Saga of the Sugar Ants

by John Olson

They're persistent, I'll give them that. They keep coming. And coming and coming. Their little black bodies. Legs like little black hairs. Most of them are dead. But some continue to move, to wriggle, to persevere, to struggle, to labor forward in the quest for food. These few, these happy few, these bands of brothers, are less than exuberant. The spirit is there, but not the capacity. Their movements are slow and sluggish, their direction uncertain, their agitations vain and absurd. It astonishes us how they manage to penetrate the thick, gooey Maginot line of dish soap and powdered cinnamon that we've applied between the metallic trim of the carpet and the tiles of the kitchen floor. It suggests a power of will that towers above my own. We're confronted with an alien intelligence, a formidable aporia.

I imagine a labyrinth of tunnels under the floor, of galleries and corridors snaking through the sandy soil, each passage teeming with ants in busy, fervent endeavor: unwearying, unwavering. inexorable. We spend hours on our hands and knees searching for little black dots, the convulsions of a miniscule being in its death throes, a tiny life with a gargantuan appetite in a desultory funk, going in circles, giving up the ghost. It amazes us that they persist. Where is the logic? Rarely do we see one trotting its way merrily across the floor in mindless triumph. The scouts make their way to the surface and die. Or so we think. So we hope.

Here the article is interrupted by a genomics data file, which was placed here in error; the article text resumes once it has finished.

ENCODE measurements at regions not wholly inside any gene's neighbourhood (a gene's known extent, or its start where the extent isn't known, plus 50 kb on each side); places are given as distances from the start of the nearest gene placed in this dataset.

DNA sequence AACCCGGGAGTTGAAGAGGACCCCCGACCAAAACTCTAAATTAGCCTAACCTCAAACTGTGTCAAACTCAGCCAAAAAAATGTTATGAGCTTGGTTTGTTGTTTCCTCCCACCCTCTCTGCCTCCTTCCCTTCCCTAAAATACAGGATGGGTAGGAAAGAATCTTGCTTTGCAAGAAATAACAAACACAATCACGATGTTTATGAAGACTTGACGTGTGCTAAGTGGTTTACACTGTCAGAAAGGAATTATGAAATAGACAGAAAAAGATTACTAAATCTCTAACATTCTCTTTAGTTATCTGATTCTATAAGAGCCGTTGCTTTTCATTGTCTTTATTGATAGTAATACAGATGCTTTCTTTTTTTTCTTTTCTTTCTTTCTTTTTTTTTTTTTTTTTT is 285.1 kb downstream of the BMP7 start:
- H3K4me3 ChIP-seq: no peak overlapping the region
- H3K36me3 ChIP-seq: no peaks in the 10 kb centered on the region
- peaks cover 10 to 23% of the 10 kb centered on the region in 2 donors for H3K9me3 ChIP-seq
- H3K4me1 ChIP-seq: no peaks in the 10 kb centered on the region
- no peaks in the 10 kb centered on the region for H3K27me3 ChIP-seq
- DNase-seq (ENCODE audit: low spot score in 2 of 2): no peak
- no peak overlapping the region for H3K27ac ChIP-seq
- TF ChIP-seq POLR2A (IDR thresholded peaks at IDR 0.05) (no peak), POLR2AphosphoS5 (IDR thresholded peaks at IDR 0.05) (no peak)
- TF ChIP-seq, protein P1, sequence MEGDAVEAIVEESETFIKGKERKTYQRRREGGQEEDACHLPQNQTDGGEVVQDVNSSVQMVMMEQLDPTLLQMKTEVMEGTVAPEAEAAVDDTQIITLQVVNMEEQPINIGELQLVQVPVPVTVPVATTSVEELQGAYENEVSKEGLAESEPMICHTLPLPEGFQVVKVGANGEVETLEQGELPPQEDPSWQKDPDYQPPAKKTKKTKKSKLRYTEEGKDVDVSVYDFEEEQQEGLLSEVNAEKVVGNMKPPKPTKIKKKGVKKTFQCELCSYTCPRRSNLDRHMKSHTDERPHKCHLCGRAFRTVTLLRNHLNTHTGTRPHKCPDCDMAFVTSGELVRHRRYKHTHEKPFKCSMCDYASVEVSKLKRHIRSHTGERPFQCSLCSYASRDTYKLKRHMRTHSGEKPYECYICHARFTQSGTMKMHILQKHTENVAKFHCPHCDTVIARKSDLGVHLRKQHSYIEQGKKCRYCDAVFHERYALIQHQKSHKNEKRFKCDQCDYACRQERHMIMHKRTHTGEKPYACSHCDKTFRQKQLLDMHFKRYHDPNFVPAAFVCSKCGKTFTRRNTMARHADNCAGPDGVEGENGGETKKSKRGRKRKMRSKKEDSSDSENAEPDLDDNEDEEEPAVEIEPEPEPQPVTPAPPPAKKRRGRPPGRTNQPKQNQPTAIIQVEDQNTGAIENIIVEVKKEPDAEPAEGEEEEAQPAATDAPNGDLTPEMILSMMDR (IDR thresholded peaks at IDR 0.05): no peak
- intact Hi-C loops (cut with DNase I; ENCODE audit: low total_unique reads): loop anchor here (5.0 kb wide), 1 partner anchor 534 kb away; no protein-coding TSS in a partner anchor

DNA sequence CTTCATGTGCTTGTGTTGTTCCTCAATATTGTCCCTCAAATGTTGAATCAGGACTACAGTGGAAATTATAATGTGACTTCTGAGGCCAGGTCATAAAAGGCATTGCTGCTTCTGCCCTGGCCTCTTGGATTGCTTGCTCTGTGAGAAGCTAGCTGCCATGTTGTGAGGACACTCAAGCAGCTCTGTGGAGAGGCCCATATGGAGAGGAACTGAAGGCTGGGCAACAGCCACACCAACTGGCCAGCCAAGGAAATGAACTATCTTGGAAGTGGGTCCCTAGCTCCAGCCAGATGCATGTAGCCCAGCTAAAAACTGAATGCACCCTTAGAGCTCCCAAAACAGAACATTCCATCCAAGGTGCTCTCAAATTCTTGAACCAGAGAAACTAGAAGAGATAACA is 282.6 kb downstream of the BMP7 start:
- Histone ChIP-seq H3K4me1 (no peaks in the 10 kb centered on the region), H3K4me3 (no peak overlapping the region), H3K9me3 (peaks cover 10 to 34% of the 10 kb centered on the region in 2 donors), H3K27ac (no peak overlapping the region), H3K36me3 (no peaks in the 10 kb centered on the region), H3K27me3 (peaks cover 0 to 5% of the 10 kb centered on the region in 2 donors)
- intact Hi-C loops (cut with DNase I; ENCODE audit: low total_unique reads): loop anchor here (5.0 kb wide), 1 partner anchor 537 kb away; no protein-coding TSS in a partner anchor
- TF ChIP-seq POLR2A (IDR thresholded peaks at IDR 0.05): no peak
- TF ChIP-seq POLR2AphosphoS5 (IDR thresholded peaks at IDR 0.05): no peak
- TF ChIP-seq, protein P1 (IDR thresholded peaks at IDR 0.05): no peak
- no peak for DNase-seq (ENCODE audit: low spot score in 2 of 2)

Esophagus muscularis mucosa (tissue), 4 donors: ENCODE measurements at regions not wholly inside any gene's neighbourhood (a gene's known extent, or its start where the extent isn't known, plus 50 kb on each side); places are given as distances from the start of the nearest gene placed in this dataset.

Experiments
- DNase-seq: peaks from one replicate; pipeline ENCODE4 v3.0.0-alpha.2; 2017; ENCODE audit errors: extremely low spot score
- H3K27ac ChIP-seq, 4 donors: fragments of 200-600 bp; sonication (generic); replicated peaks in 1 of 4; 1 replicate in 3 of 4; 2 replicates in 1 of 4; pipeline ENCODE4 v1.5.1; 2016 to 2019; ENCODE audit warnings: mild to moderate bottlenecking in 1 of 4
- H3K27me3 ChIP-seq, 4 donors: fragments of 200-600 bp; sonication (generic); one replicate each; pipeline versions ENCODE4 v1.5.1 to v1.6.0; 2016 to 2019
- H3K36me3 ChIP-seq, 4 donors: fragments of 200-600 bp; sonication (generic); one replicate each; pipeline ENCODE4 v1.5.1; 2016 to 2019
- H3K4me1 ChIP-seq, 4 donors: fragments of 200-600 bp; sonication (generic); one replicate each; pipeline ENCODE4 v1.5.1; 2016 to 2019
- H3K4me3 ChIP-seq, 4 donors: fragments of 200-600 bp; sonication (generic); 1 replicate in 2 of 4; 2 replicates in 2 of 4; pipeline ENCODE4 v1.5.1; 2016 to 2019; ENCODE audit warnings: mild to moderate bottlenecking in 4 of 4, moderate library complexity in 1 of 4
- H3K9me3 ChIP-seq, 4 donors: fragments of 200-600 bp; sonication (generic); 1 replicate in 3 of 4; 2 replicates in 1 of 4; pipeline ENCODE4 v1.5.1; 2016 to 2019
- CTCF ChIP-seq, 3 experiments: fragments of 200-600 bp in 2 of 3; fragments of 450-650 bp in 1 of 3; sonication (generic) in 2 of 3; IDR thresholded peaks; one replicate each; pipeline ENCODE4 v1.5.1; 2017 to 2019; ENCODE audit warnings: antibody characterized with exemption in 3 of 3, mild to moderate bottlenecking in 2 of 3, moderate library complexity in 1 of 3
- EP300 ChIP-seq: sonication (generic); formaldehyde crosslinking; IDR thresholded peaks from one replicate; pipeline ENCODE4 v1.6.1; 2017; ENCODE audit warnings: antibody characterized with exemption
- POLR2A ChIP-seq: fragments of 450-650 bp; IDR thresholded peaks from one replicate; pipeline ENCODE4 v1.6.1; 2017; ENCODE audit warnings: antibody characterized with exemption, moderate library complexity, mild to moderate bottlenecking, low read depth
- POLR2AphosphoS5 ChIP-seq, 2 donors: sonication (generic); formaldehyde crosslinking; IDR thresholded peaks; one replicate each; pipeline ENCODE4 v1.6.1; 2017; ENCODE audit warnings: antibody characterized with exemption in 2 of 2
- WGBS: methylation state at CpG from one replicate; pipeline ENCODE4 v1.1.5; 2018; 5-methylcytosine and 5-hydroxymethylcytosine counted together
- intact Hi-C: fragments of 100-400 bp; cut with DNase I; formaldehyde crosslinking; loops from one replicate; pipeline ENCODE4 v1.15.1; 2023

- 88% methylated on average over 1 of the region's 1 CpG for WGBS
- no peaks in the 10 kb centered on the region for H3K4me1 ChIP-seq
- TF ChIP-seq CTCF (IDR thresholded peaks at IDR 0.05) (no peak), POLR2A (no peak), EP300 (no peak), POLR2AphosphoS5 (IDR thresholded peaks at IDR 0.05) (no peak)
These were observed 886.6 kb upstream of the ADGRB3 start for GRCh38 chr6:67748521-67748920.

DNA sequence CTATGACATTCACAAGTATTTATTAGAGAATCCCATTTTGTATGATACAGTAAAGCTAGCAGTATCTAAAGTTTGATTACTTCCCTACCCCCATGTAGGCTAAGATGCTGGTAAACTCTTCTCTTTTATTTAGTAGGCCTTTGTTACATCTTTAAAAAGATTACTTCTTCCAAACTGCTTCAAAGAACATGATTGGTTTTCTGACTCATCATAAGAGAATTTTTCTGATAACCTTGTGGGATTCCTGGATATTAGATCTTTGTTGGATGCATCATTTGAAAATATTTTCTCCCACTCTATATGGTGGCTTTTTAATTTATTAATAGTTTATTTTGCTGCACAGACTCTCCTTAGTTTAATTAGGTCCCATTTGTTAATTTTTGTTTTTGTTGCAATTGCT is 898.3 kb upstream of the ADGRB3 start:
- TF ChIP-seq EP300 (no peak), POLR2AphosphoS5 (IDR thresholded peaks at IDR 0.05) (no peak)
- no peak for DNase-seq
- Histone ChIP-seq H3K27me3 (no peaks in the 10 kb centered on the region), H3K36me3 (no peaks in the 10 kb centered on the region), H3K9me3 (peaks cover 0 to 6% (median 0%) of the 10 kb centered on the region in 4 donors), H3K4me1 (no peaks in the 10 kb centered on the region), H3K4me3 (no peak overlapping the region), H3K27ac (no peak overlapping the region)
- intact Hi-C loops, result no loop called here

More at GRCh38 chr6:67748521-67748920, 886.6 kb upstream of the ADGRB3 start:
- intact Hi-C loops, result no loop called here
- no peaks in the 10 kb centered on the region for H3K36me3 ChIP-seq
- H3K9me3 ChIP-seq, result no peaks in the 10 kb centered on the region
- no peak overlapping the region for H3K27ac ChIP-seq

We study their behavior. We search for patterns. For cracks and fissures, ports of entry. It isn't amusing. Maybe a little amusing. Amusing in a curious way. Amusing in the way that a pain or a disquiet can simultaneously keep one company while also burdening and fatiguing one's spirit.

Whose planet is this, anyway? The sun shines equally on all things great and small. This does not, however, ameliorate sentiments of estrangement. One finds comfort, sometimes, in the peripheries. It's in the margins that life feels less argumentative. At least until hunger and desire take hold. It is this dialectic that we share with the ants. Desire is universal. Hunger is unavoidable. Sooner or later even the most ascetic among us must emerge from the shadows and find some form of nourishment, reproductive gratification, or redemption from the crazy, distant stars.  

I add a little more soap to a crack in one of the tiles beside the stove. Do ants have eyes? Yes, two compound eyes and three ocelli (simple eyes) on the top of their heads which can distinguish intensities of light and polarization. Eyesight is poor. They mostly rely on their sense of smell, on pheromones by which they make their trails when a source of nourishment is discovered.

Aren't these sentences a form of trail as well? What is thought if not a catastrophe of words laid carefully in a path of hungry meaning? There is sense in sensation. Words with little legs. Words with hungry black bodies. Words in perpetual quest. In quest of what? Transcendence? Order? I don't know. But there goes another ant. Just barely making it out of a line of goo.